Do you see where the problem here is? By its own admission (and backed by the Constitution), the news media – in fulfilling the role of gathering and distributing news and opinion – serves society by informing citizens and enabling them to make informed judgements on issues of the time. It’s a bloody important role, but the mechanisms that the news media industry has put in place to regulate itself and maintain standards are not above reproach and in my humble opinion, woefully deficient. They all make it too easy to accuse journalists of unethical and corrupt behaviour. They make it easy to say that all the news media is concerned about is selling newspapers and advertising. They make it way too easy to make heavy-handed censorship tactics seem less insane than they actually are.
Given the importance of the media’s role in society, why is there no independent body – to which individual journalists and news media organisations are subscribed and actively involved – that promotes and develops excellence in journalistic practice and ethics starting at the university level? Why is there no body that exists to ensure that the training, experience and practice of the journalists in the field and organisations that perform such a key role are up to scratch? As a member of the public, where do I look to if I need independent verification of the objectivity and independence of journalists or news media organisations (after all, aren’t the scruples of the messenger just as important as the content of the message)? As news media extends to digital and mobile spaces, what is the industry doing to ensure that standards of practice and ethics also evolve with new platforms?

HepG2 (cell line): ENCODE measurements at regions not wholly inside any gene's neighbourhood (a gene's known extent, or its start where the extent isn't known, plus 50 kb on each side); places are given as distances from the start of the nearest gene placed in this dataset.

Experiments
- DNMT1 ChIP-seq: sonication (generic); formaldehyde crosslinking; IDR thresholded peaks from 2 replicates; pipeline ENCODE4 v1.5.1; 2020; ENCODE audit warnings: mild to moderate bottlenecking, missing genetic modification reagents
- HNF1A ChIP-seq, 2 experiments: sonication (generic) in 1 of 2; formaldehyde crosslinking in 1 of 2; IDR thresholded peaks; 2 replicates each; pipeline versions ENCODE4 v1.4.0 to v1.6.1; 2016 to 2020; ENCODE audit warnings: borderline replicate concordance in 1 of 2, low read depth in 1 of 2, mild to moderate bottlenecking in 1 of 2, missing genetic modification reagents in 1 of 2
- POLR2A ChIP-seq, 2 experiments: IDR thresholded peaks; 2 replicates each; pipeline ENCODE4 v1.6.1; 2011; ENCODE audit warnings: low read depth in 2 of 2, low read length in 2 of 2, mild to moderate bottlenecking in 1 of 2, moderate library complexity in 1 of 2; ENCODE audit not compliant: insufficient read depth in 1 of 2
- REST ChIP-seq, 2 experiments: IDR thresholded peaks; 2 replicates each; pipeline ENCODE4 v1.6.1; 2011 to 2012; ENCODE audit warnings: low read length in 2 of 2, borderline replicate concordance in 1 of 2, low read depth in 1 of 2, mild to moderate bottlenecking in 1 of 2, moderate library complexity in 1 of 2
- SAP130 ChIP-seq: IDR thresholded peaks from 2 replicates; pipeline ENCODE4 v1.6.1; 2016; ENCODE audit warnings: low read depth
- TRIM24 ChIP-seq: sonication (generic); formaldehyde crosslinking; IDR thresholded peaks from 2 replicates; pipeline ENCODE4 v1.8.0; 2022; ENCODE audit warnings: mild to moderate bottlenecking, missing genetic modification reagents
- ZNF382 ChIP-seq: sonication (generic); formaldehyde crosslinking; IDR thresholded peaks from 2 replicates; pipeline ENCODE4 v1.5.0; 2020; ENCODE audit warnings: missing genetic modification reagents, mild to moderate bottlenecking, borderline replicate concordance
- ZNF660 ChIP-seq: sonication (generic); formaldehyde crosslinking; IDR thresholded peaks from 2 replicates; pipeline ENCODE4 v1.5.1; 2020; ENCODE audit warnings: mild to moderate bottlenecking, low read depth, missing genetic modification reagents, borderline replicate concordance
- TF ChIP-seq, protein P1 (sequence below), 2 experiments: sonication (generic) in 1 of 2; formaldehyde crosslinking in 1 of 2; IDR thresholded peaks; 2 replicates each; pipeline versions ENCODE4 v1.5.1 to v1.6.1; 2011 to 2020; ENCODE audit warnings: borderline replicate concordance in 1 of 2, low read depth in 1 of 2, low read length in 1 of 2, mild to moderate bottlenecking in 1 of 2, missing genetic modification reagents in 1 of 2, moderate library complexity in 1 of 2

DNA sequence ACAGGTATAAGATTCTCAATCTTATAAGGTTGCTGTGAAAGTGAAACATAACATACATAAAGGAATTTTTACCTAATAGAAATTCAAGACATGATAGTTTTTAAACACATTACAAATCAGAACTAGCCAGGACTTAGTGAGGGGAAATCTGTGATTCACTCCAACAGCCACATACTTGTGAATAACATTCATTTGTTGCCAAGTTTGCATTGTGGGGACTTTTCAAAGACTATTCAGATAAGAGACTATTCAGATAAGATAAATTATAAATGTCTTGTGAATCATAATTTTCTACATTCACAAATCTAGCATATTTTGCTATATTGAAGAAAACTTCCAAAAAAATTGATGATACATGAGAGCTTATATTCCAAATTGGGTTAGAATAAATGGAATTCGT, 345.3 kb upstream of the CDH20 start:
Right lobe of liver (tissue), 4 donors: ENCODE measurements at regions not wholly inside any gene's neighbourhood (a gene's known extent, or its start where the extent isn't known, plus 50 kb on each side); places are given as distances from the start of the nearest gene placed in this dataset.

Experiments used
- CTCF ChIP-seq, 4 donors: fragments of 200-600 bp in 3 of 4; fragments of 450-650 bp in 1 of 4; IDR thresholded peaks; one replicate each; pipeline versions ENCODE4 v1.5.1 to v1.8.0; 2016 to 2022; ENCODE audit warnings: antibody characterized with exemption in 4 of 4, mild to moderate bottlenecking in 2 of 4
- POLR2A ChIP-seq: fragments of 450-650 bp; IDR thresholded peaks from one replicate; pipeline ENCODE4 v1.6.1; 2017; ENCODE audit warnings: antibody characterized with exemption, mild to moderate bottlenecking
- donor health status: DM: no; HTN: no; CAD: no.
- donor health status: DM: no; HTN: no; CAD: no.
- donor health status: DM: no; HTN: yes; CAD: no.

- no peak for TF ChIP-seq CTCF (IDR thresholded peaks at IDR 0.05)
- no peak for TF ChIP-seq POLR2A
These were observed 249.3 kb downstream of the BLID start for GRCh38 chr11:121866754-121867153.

Maybe after fighting off this latest attack on press freedom, the industry should really look into something like this. Having such a body – which I stress would be by journalists, for journalists – would both protect freedom of the press and help the industry fulfill the obligations that come with this right. It would put the industry above reproach and elevate the standards and practices to a level that almost matches the industry’s (understandable) self-importance. If the news media industry had such a body, it would be as good as polycarbonate thermoplastic walls.
All that said, turnabout is fair play. South African political parties are next on my blog hit-list.